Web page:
We read with interest the Oct. 25 article, Sudbury sports drink launch. The article, unfortunately, mischaracterizes high fructose corn syrup (HFCS), a natural product derived from American and Canadian corn fields, by suggesting that the body processes it differently than sugar or honey.
HFCS is a natural, nutritive sweetener. HFCS contains approximately equal ratios of fructose and glucose. Table sugar also contains equal ratios of fructose and glucose. As noted by the FDA in 1996, "the saccharine composition (glucose to fructose ratio) of HFCS is approximately the same as that of honey, invert sugar and the disaccharide sucrose (or table sugar)."
HFCS has proven beneficial to consumers through its use in many foods and beverages, including several products that are made for special dietary purposes. It also gives chewy cookies and snack bars their soft texture and it protects freshness. HFCS actually inhibits microbial spoilage by reducing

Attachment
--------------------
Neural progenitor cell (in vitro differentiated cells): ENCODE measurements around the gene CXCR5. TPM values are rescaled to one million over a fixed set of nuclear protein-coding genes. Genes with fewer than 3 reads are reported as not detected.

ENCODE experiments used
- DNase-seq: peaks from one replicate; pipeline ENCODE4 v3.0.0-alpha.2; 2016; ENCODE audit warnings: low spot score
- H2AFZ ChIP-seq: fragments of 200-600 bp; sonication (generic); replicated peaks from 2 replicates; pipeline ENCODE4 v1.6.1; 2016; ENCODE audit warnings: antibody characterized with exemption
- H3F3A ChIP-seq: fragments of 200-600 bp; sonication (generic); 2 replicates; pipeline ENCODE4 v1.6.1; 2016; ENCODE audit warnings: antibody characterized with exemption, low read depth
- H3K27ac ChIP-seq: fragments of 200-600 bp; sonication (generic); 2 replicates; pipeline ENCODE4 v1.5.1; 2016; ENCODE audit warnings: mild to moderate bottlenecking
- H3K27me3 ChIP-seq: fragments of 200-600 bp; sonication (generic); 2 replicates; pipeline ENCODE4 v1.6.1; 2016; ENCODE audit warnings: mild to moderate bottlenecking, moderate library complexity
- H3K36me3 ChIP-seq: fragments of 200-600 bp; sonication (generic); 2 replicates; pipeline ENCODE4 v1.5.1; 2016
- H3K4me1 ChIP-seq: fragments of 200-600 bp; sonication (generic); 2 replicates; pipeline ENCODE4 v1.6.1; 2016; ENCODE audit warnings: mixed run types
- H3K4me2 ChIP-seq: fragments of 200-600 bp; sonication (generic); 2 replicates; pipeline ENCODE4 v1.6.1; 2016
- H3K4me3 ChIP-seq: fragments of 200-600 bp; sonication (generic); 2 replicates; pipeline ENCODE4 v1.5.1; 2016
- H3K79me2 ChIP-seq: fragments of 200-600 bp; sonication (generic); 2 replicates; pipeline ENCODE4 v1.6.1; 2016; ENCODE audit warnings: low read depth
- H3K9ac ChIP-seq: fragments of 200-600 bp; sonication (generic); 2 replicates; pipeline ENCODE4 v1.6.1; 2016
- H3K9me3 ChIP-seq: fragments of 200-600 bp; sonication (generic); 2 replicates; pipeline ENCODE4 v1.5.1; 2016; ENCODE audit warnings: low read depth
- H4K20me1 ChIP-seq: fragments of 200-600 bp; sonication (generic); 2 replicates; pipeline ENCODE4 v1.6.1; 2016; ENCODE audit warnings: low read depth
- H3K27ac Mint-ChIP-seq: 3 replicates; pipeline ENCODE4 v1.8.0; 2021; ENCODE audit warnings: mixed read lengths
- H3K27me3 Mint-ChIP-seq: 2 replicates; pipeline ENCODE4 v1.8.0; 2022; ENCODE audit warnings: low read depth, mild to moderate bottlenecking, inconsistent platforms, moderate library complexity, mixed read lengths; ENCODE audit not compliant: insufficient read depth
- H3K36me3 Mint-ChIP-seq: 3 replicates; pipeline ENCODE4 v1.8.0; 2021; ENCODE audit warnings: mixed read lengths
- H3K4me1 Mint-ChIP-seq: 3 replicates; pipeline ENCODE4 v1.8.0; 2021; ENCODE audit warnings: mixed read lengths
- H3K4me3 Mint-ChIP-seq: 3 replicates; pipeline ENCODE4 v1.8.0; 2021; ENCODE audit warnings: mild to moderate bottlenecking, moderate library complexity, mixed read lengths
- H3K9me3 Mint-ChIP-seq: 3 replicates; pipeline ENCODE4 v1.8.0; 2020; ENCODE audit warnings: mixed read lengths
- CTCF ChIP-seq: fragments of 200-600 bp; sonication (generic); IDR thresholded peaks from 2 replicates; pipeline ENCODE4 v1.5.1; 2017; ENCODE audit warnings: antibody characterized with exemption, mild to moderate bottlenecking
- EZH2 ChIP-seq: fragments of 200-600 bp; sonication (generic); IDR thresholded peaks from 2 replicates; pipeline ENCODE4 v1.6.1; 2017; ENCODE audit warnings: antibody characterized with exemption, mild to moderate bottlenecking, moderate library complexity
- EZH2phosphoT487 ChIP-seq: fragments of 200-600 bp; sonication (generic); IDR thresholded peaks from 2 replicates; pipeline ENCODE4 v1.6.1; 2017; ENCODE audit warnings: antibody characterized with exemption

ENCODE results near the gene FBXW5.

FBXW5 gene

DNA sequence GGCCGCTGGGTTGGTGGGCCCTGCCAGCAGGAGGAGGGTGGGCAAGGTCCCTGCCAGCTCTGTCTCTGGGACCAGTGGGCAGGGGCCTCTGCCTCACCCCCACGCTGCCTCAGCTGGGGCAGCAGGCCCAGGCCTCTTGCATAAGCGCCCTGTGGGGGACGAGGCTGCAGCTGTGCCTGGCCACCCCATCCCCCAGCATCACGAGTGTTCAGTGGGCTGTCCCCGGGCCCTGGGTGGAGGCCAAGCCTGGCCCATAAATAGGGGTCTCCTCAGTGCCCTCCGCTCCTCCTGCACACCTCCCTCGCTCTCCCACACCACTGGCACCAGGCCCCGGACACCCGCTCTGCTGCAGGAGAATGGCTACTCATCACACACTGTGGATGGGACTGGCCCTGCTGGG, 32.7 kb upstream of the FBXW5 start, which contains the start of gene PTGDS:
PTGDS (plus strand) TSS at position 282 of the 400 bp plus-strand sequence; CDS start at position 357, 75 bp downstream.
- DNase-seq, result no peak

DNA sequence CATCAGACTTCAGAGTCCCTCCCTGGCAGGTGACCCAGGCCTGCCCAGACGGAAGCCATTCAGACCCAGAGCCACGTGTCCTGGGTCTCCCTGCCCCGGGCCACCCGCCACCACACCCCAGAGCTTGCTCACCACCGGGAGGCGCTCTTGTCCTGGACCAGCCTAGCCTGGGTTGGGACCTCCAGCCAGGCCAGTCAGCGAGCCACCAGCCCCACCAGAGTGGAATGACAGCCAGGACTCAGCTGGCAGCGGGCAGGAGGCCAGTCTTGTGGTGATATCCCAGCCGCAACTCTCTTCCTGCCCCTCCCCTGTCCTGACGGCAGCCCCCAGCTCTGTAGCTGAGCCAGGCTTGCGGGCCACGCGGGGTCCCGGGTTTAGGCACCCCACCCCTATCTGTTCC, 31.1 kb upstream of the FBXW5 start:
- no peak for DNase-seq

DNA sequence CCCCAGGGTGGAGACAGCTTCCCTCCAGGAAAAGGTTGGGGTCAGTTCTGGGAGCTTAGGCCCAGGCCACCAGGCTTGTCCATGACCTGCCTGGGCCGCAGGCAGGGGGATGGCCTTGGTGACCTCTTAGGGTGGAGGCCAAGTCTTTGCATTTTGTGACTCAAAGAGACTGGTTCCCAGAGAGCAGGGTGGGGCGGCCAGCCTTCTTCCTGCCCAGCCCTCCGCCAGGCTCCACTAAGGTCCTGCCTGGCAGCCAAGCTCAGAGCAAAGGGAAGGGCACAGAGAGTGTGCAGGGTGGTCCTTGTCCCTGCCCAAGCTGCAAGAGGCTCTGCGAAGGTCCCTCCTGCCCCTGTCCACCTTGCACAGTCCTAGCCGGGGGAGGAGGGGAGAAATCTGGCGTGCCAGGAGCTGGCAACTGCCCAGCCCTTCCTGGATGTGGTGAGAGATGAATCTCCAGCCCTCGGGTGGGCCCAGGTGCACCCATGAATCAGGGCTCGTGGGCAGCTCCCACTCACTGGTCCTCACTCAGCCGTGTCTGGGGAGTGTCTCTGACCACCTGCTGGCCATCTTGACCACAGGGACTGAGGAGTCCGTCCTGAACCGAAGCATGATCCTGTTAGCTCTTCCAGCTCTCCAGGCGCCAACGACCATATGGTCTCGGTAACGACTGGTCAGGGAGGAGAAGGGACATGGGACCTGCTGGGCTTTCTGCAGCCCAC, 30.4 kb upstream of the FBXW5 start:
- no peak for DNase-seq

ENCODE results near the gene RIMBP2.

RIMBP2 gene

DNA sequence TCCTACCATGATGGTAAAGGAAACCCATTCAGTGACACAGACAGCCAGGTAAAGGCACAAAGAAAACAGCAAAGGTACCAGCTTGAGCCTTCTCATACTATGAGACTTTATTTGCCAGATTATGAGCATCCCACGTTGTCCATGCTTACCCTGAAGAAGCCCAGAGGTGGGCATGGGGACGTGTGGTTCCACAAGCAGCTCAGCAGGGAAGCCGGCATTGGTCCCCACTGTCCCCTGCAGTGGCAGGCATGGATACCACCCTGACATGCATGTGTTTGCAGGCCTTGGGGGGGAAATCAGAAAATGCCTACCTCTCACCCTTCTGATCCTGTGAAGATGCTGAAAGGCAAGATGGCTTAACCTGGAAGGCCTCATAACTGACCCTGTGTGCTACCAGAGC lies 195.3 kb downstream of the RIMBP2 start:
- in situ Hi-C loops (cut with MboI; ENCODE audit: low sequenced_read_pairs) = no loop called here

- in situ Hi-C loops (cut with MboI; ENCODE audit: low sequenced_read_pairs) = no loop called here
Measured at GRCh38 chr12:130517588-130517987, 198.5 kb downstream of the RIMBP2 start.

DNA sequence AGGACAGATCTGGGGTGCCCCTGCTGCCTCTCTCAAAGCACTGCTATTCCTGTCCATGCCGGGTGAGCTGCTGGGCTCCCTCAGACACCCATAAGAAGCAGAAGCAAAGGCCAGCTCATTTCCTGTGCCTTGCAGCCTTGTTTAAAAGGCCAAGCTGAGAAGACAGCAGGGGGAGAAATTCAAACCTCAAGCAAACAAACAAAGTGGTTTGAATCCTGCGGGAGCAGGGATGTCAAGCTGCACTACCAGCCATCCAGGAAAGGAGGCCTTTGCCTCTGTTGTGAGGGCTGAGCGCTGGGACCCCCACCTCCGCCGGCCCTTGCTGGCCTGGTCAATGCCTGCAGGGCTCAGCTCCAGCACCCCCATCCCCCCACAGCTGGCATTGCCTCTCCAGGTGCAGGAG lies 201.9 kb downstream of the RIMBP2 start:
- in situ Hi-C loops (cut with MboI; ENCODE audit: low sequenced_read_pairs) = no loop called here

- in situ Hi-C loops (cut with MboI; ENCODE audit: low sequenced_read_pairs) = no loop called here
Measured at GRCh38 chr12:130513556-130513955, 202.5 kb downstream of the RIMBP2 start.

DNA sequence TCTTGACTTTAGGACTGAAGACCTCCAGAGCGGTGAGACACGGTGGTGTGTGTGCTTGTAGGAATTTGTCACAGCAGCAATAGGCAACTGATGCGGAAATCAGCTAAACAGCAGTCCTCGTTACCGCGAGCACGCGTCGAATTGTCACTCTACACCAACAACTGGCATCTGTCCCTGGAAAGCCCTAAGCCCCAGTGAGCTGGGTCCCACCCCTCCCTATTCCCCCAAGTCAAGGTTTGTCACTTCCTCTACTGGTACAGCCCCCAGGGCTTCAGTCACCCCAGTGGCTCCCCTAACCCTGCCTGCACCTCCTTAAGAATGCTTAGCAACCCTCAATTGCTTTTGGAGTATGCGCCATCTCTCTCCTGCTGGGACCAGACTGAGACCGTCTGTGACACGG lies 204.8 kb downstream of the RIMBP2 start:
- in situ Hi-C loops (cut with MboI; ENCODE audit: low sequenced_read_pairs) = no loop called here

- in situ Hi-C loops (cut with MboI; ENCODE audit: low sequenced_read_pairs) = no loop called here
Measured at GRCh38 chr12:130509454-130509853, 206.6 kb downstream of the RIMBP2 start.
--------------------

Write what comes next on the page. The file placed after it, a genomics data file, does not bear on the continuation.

water activity and extends shelf life through superior moisture control.
HFCS can be enjoyed as part of a balanced diet. In 1983, the (American) Food and Drug Administration listed HFCS as "generally recognized as safe" (known as GRAS status) for use in food, and the FDA reaffirmed that ruling in 1996.
According to the American Dietetic Association, "Consumers can safely enjoy a range of nutritive and non-nutritive sweeteners when consumed in a diet that is guided by current federal nutrition recommendations ... as well as individual health goals."
President Corn Refiners Association